GENEVA — If you think flying is a hassle now just wait a couple of decades.
IATA is projecting that passenger numbers will more than double in the next 20 years so unless there is substantial upgrades to infrastructure, the system will be strained.
IATA’s 20-year passenger growth forecast estimates that passenger numbers are expected to reach 7.3 billion by 2034. That represents a 4.1% average annual growth in demand for air connectivity that will result in more than a doubling of the 3.3 billion passengers expected to travel this year.
Among the highlights of the report is the expectation that China will overtake the United States as the world’s largest passenger market (defined by traffic to, from and within) by 2030. Both markets, however, are expected to remain the largest by a wide margin. In 2034 flights to, from and within China will account for some 1.3 billion passengers, 856 million more than 2014 with an average annual growth rate of 5.5%. Traffic to, from and within the U.S. is expected to grow at an average annual growth rate of 3.2% that will see 1.2 billion passengers by 2034 (559 million more than 2014).
The report, the first from the new IATA Passenger Forecasting service, produced in association with Tourism Economics, analyzes passenger flows across 4,000 country pairs for the next 20 years, forecasting passenger numbers by way of three key demand drivers: living standards, population and demographics, and price and availability.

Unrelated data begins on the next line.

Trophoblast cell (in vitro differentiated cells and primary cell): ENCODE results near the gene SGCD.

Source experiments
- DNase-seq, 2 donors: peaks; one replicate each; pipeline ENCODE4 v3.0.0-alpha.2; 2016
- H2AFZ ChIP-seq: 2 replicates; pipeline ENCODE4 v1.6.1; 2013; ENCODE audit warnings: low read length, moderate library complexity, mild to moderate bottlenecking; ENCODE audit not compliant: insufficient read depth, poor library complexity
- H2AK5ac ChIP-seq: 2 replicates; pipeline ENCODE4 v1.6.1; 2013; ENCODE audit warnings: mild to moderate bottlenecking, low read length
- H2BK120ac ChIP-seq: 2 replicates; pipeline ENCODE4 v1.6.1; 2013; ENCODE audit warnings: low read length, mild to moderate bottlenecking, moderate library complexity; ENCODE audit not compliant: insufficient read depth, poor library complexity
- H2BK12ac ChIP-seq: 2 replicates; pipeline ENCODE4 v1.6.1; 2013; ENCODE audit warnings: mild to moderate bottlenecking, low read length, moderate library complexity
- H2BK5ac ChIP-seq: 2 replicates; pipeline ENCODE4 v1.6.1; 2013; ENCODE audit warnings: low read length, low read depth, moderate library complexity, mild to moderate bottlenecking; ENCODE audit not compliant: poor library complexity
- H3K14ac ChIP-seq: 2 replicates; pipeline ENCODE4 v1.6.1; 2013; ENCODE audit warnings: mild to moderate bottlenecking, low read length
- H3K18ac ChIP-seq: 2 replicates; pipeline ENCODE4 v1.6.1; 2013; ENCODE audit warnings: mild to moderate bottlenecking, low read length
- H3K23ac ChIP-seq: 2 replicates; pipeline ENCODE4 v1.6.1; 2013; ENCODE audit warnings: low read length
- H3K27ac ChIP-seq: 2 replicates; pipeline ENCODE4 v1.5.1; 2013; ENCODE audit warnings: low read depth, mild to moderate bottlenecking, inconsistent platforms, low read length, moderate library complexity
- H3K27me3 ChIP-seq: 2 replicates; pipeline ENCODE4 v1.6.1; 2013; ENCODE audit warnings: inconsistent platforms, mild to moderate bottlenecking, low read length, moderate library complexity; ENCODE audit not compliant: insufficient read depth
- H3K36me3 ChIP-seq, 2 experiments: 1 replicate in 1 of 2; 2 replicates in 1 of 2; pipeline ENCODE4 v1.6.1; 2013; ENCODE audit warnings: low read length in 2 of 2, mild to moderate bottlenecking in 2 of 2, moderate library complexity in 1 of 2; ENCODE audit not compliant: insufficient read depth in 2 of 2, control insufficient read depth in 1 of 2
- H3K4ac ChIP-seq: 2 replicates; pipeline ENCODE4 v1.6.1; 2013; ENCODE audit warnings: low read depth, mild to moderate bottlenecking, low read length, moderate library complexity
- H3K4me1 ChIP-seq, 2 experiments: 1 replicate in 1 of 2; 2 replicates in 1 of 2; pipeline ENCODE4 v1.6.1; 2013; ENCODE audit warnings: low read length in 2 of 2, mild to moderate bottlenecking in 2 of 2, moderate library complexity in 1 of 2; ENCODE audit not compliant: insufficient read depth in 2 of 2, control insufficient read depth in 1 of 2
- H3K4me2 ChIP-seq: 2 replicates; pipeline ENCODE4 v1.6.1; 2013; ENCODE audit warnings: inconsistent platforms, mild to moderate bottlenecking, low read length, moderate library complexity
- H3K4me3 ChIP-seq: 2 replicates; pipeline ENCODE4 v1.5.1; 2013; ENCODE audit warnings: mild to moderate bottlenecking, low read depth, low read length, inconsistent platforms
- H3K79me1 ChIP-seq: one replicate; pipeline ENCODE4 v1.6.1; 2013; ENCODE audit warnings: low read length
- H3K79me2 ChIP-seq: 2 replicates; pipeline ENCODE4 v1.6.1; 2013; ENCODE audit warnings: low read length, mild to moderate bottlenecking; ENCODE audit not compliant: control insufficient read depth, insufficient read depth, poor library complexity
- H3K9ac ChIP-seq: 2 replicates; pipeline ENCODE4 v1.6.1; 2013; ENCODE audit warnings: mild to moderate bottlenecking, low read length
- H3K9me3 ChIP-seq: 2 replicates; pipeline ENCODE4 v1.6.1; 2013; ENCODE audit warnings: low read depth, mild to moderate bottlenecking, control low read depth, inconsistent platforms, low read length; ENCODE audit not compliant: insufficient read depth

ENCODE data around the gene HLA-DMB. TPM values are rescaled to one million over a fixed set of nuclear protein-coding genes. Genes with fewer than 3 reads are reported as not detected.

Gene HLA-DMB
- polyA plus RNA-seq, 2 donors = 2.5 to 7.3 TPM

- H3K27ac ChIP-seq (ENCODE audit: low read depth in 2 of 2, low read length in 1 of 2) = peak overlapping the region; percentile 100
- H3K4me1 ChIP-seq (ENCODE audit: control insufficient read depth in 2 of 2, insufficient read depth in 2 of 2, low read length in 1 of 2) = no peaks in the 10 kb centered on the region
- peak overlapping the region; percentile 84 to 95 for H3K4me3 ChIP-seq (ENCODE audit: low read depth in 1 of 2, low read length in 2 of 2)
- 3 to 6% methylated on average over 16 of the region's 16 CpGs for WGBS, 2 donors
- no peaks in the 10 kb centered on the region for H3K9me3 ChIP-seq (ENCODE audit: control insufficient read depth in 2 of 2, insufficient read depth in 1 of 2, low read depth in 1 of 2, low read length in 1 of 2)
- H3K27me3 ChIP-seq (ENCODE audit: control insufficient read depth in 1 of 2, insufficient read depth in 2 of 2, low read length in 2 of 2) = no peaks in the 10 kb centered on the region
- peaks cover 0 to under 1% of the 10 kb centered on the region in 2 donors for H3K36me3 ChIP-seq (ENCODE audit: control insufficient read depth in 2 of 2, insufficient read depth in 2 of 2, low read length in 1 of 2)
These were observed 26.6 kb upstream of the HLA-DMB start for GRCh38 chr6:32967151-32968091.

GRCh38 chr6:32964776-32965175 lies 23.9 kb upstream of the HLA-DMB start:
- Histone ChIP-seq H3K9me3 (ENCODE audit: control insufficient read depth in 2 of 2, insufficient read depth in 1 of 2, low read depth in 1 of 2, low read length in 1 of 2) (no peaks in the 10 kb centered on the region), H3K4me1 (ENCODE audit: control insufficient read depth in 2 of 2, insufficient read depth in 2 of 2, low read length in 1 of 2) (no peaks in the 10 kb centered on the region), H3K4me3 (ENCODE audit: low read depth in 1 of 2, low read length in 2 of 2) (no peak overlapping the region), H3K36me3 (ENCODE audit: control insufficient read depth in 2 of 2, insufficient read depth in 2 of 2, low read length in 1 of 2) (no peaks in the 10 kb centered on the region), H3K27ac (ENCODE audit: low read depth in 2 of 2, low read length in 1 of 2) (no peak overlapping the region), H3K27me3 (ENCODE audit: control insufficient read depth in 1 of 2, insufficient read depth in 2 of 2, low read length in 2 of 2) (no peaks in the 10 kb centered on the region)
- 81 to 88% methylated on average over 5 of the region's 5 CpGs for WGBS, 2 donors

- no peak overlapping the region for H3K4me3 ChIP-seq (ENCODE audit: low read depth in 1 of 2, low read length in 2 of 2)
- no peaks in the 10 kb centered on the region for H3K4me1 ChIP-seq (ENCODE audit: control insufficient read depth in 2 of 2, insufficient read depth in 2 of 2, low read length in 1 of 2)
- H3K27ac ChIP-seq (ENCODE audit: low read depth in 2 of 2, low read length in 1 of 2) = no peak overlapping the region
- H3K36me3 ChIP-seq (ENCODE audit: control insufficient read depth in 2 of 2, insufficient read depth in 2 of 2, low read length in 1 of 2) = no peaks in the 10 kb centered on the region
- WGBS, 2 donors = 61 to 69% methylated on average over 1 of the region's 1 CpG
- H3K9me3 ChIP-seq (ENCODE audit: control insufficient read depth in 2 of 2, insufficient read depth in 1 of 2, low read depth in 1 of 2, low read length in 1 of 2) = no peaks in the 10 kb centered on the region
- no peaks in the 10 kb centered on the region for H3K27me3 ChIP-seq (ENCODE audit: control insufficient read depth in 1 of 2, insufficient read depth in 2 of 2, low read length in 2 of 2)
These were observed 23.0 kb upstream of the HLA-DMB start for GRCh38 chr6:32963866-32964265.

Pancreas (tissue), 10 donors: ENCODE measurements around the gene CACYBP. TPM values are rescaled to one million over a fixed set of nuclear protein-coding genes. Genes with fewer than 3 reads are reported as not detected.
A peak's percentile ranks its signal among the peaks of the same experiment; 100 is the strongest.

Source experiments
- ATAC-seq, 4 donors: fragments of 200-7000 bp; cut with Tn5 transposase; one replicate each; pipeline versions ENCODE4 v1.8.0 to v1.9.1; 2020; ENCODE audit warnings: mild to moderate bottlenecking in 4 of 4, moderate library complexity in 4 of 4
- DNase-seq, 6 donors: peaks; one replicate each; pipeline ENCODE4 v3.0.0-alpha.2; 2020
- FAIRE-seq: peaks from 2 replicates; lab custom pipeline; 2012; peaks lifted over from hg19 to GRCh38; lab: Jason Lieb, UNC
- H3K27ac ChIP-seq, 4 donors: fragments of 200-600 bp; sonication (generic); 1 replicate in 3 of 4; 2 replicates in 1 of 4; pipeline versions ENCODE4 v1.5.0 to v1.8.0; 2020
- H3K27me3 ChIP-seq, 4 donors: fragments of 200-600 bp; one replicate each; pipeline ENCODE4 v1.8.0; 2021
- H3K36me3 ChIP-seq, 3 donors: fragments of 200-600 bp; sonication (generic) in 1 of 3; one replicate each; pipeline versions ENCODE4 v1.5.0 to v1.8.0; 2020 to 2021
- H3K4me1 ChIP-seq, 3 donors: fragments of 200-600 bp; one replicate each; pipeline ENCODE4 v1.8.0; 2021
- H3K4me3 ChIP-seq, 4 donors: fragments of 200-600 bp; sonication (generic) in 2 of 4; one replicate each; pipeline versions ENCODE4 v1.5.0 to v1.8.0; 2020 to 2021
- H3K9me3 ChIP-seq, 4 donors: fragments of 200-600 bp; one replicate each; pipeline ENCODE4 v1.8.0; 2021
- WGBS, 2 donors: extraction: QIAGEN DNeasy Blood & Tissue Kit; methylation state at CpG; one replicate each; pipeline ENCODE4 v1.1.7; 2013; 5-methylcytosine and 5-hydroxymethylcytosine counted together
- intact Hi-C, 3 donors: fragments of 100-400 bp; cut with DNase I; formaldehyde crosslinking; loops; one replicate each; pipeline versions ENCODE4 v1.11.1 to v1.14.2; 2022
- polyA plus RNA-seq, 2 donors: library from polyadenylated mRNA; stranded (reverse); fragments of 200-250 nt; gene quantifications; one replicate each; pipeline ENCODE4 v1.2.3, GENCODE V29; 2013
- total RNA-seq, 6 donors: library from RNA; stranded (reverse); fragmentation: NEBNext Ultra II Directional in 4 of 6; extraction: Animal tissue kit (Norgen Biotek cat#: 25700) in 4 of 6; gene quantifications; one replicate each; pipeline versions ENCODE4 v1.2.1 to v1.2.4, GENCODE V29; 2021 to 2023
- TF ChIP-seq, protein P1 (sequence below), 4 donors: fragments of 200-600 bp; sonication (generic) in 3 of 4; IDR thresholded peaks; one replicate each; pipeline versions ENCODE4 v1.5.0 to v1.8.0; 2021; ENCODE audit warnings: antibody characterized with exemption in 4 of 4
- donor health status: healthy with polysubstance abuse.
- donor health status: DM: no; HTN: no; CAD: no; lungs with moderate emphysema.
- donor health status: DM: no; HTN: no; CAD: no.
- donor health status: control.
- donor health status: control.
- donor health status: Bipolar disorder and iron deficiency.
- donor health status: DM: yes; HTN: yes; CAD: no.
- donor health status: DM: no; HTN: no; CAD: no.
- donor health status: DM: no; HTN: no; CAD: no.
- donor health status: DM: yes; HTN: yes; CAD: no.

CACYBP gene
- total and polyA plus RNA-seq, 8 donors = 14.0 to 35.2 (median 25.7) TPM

By 2034 the five fastest-increasing markets in terms of additional passengers per year will be China (856 million new passengers per year), the U.S. (559 million), India (266 million), Indonesia (183 million) and Brazil (170 million).
Eight of the 10 fastest-growing markets in percentage terms will be in Africa with Central African Republic, Madagascar, Tanzania, Burundi and Kuwait making up the five fastest-growing markets.
In terms of country-pairs, Asian and South American destinations will see the fastest growth, reflecting economic and demographic growth in those markets. Intra-Pakistan, Kuwait-Thailand, United Arab Emirates (UAE)-Ethiopia, Colombia-Ecuador and intra-Honduras travel will all grow by at least 9.5% on average for the next 20 years, while Indonesia-East Timor will be the fastest growing pair of all, at 14.9%.
“At present, aviation helps sustain 58 million jobs and $2.4 trillion in economic activity. In 20 years’ time we can expect aviation to be supporting around 105 million jobs and $6 trillion in GDP,” said Tony Tyler, IATA’s Director General and CEO.
“Meeting the potential demand will require government policies that support the economic benefits that growing connectivity makes possible. Airlines can only fly where there is infrastructure to accommodate them.
“People can only fly as long as ticket taxes don’t price them out of their seats. And air connectivity can only thrive when nations open their skies and their markets. It’s a virtuous circle. Growing connectivity stimulates economies. And healthy economies demand greater connectivity. The message of this forecast is that there is great potential if all aviation stakeholders – including governments – play their role,” said Tyler.
The North American region will grow by 3.3% annually and in 2034 will carry a total of 1.4 billion passengers, an additional 649 million passengers a year.